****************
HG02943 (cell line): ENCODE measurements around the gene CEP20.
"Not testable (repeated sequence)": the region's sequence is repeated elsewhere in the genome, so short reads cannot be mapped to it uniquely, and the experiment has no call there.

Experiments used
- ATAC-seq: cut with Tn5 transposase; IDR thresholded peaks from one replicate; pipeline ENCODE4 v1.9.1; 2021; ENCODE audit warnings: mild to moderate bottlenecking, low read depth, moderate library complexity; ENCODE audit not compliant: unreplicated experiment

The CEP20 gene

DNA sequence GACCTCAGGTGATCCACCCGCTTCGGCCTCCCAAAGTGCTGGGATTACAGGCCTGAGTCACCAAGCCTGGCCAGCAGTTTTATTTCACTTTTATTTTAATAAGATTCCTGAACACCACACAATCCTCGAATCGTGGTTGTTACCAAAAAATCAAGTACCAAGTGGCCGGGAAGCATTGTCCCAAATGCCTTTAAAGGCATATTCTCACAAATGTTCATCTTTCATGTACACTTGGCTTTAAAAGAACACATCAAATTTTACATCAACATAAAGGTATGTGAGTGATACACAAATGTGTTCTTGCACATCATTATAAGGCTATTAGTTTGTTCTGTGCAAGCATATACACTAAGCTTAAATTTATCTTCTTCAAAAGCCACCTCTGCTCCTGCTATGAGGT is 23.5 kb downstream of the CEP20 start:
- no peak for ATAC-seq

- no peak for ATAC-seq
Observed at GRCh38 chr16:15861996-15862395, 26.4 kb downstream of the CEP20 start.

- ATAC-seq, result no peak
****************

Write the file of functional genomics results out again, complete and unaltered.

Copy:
HG02943 (cell line): ENCODE measurements around the gene CEP20.
"Not testable (repeated sequence)": the region's sequence is repeated elsewhere in the genome, so short reads cannot be mapped to it uniquely, and the experiment has no call there.

Experiments used
- ATAC-seq: cut with Tn5 transposase; IDR thresholded peaks from one replicate; pipeline ENCODE4 v1.9.1; 2021; ENCODE audit warnings: mild to moderate bottlenecking, low read depth, moderate library complexity; ENCODE audit not compliant: unreplicated experiment

The CEP20 gene

DNA sequence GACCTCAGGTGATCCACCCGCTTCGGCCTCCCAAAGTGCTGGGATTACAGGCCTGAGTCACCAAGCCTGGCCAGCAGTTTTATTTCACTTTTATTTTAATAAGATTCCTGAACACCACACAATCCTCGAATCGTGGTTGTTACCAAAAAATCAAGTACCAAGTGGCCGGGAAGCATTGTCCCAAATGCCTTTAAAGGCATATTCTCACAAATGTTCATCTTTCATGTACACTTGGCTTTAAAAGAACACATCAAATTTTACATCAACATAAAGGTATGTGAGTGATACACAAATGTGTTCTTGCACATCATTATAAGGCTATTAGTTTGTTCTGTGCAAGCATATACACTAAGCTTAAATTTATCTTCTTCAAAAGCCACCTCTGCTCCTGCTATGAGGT is 23.5 kb downstream of the CEP20 start:
- no peak for ATAC-seq

- no peak for ATAC-seq
Observed at GRCh38 chr16:15861996-15862395, 26.4 kb downstream of the CEP20 start.

- ATAC-seq, result no peak